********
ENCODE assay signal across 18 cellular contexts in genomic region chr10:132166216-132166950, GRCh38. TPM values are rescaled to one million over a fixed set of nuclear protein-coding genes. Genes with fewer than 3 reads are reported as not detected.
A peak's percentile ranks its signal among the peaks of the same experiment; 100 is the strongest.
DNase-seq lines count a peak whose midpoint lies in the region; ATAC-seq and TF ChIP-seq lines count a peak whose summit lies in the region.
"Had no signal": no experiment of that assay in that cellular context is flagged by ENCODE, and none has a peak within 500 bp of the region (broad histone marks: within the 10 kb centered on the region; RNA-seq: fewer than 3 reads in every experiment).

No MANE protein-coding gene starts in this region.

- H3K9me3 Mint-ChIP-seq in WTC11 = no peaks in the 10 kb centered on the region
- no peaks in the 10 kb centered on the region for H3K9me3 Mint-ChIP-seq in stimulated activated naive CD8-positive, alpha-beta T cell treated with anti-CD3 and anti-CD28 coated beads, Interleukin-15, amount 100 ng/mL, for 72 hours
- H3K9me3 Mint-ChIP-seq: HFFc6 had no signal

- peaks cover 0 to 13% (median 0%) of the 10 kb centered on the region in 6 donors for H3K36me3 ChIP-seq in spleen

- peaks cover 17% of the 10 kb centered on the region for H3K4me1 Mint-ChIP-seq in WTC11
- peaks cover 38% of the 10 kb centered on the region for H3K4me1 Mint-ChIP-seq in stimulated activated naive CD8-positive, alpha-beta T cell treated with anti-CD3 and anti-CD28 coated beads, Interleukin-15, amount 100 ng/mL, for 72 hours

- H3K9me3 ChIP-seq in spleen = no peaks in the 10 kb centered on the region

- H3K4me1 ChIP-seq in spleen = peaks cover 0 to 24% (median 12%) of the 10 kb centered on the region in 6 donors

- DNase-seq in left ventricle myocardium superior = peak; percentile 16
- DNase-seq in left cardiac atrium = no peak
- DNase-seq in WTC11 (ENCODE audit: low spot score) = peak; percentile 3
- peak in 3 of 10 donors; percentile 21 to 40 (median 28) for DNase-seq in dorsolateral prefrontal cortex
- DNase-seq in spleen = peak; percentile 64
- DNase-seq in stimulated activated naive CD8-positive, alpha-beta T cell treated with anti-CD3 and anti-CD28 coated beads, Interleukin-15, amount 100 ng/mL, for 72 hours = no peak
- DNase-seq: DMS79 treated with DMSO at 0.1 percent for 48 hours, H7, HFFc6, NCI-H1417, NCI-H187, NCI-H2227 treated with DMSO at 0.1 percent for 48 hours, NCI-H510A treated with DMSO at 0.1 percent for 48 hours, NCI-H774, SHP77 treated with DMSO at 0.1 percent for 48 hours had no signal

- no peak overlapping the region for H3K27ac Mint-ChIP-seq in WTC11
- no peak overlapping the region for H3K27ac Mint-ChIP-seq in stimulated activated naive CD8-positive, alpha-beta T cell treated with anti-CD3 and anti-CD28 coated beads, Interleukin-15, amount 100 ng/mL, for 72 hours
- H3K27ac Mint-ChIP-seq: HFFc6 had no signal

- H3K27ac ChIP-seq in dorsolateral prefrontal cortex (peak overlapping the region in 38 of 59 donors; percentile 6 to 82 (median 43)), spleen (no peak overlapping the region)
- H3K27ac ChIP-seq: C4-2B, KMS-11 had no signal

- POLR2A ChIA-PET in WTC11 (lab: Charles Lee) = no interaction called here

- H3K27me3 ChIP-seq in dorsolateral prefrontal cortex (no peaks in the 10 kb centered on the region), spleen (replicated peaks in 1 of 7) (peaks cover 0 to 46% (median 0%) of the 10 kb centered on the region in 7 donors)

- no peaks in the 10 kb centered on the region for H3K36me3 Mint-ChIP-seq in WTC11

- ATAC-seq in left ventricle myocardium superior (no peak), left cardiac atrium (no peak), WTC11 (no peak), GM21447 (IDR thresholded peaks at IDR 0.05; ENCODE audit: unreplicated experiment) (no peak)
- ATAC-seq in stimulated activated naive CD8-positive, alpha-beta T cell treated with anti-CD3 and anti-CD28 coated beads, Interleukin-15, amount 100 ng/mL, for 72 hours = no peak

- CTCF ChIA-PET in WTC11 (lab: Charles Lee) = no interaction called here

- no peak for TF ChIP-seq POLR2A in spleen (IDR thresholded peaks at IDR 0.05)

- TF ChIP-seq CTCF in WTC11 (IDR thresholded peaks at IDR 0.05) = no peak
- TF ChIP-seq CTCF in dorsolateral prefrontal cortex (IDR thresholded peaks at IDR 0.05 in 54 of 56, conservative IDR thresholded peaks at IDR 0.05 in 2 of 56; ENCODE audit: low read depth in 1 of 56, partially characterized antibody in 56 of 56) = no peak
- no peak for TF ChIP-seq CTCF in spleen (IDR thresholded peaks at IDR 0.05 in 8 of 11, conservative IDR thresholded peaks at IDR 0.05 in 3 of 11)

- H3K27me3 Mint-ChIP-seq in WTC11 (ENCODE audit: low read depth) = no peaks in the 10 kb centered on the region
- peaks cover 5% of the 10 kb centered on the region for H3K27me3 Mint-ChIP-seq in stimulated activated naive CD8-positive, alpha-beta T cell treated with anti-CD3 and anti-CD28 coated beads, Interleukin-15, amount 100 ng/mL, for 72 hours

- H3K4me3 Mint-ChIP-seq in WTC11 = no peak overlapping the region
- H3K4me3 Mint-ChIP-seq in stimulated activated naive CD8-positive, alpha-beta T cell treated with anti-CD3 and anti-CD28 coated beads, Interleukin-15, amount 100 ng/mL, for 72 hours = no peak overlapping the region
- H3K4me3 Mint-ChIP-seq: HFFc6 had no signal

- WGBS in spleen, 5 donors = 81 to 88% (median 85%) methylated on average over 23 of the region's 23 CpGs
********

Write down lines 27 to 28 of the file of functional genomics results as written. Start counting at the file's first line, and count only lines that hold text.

- H3K27me3 ChIP-seq in dorsolateral prefrontal cortex (no peaks in the 10 kb centered on the region), spleen (replicated peaks in 1 of 7) (peaks cover 0 to 46% (median 0%) of the 10 kb centered on the region in 7 donors)

- no peaks in the 10 kb centered on the region for H3K36me3 Mint-ChIP-seq in WTC11